Envisioning and Finding Your Dream Client

Tweet

We all hear horror stories of nightmare clients that tread well outside the boundaries of written agreements, delay or refuse to pay for completed work, or worse. Assertive, unscrupulous, and disagreeable clients can ask the world of us for a price that is a fraction of what the work is worth. We hear of clients wanting unlimited revisions, and some even think they know more about design than we do. What if it were different? What if we could identify, pursue, and win our dream clients and fill our schedule with the right kind of work? It varies from person to person, but in a perfect world, my clients would have the following characteristics.

finding your dream client

My Dream Client Respects a Fair Price

In a perfect world, dream clients would know a fair price for our services, and when we offer a thorough, diligent estimate, there would be no arguments. They would understand that our work has a great deal of value, and that our services are well worth what we are asking. Clients would know a fair price when they see it, and resist the temptation to negotiate, ask for a deal or propose a cheaper price. They would accept your detailed estimate as your best offer in good faith.

My Dream Client Offers Constructive Input That Actually Helps

I’ve had the pleasure of working with clients that have a precise idea of what they want that stems from their own careful research on different looks and styles. They know what they want; they just needed a skilled designer to deliver it. A dream client can offer educated, experience-based insight during the design process. Instead of vaguely saying that they don’t like something, they provide careful reasoning to articulate exactly why they don’t like something. Constructive criticism is extremely helpful from a client and makes it so much easier to deliver the design that he or she hopes for.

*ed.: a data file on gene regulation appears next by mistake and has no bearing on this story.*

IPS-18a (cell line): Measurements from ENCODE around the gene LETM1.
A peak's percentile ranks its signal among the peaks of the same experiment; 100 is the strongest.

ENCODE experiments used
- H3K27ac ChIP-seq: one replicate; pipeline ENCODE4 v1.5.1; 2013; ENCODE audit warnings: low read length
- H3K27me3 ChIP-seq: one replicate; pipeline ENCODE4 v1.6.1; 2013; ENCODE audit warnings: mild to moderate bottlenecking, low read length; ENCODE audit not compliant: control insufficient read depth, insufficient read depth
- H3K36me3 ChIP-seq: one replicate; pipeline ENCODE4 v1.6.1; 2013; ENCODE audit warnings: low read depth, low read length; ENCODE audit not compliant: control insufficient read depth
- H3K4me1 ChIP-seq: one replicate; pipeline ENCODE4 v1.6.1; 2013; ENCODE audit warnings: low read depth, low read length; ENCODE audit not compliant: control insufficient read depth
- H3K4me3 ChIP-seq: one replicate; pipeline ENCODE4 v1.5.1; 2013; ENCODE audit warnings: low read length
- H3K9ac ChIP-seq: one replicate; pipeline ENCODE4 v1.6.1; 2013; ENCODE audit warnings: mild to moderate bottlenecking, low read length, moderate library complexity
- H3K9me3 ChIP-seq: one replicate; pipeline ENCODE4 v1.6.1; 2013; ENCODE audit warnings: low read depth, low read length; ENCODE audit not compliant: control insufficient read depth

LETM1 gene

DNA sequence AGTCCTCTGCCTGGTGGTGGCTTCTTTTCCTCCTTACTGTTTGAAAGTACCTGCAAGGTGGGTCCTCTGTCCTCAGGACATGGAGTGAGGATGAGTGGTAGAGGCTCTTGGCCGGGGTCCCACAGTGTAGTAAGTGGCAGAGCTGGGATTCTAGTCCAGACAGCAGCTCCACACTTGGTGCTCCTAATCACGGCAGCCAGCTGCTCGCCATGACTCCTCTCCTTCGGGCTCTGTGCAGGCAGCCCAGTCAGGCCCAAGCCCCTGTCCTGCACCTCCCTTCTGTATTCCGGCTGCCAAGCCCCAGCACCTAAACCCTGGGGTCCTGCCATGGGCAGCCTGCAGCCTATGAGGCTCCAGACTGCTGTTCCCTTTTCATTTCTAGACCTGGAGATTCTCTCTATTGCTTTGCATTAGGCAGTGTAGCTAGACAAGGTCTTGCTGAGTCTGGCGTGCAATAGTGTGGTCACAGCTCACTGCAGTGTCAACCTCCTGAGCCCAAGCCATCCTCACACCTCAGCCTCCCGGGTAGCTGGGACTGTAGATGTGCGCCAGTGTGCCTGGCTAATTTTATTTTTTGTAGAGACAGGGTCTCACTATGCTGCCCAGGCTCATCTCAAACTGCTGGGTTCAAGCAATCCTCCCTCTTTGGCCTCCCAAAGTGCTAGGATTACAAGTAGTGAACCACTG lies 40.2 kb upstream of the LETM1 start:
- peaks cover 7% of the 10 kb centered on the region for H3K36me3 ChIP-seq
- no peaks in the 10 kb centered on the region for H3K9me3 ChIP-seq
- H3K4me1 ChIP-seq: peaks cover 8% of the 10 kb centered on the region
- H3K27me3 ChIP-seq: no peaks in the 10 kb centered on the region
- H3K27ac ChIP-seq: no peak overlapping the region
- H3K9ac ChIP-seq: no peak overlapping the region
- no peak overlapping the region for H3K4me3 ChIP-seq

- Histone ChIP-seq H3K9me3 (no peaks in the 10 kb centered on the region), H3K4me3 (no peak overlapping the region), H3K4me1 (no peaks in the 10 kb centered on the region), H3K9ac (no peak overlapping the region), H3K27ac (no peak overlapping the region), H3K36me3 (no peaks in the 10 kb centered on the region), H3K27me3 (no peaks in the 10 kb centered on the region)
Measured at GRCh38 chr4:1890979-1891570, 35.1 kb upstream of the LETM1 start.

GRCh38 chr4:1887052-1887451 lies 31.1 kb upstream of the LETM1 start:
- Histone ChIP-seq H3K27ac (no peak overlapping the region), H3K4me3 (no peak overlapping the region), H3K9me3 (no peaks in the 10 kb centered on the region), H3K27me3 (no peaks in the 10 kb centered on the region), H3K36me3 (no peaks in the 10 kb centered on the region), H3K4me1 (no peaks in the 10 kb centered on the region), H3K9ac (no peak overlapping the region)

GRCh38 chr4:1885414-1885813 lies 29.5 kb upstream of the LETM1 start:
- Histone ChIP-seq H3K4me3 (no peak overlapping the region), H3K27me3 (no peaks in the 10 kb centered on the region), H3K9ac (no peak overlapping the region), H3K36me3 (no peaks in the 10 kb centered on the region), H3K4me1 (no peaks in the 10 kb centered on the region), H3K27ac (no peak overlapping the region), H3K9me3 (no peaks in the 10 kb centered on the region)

My Dream Client Allows Plenty of Time to Complete a Project

How many times have you received a huge project that ended up being a rush job? Sometimes a client’s expectation for when a project can be completed is well beyond reasonable. It is extremely unpleasant when you are working on a project for a client that has a tight deadline, and they wait until the last possible moment to hand in all of the materials. A dream client would understand that when you are designing something, such as a 50-page annual report, that you need all of the information so that you can compile the report much easier. It is tough to have to rearrange the layout at the last minute because you had to insert a surprise addition. My nightmare client’s lack of planning does not constitute an emergency for me, and my dream client would deliver all information at the outset, giving you ample time to do great work.